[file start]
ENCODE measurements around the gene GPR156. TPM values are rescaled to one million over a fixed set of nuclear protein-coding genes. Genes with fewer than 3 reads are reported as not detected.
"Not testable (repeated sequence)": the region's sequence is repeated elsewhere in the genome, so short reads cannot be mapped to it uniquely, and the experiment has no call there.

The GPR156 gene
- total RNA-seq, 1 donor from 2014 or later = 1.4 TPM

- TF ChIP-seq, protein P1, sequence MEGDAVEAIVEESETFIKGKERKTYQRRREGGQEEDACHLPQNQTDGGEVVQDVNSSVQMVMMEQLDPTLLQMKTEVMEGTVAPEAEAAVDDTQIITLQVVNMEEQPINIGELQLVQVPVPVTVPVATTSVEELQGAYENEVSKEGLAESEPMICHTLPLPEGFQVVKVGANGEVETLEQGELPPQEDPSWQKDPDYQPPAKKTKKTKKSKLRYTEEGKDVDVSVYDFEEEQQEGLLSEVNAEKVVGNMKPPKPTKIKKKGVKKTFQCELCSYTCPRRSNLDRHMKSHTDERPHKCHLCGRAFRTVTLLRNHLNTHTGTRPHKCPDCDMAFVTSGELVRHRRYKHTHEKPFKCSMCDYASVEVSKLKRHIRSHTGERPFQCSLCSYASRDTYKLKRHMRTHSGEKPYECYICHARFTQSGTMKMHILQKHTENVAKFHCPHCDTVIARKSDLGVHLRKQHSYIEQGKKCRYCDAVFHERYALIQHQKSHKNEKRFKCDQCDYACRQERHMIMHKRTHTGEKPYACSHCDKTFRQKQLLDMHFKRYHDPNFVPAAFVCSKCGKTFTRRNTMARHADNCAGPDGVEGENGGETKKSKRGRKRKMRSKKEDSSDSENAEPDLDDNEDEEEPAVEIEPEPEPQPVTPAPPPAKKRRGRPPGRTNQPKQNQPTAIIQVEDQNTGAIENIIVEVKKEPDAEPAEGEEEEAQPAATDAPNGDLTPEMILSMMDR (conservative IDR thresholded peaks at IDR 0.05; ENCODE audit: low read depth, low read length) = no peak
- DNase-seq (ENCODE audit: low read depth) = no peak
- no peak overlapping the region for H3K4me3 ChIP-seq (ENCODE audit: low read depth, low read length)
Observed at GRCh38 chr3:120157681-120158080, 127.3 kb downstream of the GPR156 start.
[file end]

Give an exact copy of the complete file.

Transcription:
ENCODE measurements around the gene GPR156. TPM values are rescaled to one million over a fixed set of nuclear protein-coding genes. Genes with fewer than 3 reads are reported as not detected.
"Not testable (repeated sequence)": the region's sequence is repeated elsewhere in the genome, so short reads cannot be mapped to it uniquely, and the experiment has no call there.

The GPR156 gene
- total RNA-seq, 1 donor from 2014 or later = 1.4 TPM

- TF ChIP-seq, protein P1, sequence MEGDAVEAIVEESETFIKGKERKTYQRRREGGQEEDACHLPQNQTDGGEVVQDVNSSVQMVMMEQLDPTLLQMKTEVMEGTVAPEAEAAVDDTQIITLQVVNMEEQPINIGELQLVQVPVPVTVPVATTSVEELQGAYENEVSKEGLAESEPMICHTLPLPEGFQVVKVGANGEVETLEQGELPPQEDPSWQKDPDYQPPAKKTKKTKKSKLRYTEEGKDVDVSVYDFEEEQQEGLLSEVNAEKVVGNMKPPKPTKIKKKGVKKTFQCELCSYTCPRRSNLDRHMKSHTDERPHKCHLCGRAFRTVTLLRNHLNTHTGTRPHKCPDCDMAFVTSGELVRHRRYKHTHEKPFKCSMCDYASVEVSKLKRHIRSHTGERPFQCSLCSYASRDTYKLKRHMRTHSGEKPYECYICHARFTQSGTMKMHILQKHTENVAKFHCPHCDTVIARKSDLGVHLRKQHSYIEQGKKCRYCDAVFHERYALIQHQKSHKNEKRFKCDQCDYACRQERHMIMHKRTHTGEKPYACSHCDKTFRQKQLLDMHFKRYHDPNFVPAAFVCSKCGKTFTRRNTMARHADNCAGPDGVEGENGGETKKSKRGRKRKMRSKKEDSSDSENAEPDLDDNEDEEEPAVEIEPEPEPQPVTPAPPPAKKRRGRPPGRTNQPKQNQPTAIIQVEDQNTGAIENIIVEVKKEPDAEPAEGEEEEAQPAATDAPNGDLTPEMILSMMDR (conservative IDR thresholded peaks at IDR 0.05; ENCODE audit: low read depth, low read length) = no peak
- DNase-seq (ENCODE audit: low read depth) = no peak
- no peak overlapping the region for H3K4me3 ChIP-seq (ENCODE audit: low read depth, low read length)
Observed at GRCh38 chr3:120157681-120158080, 127.3 kb downstream of the GPR156 start.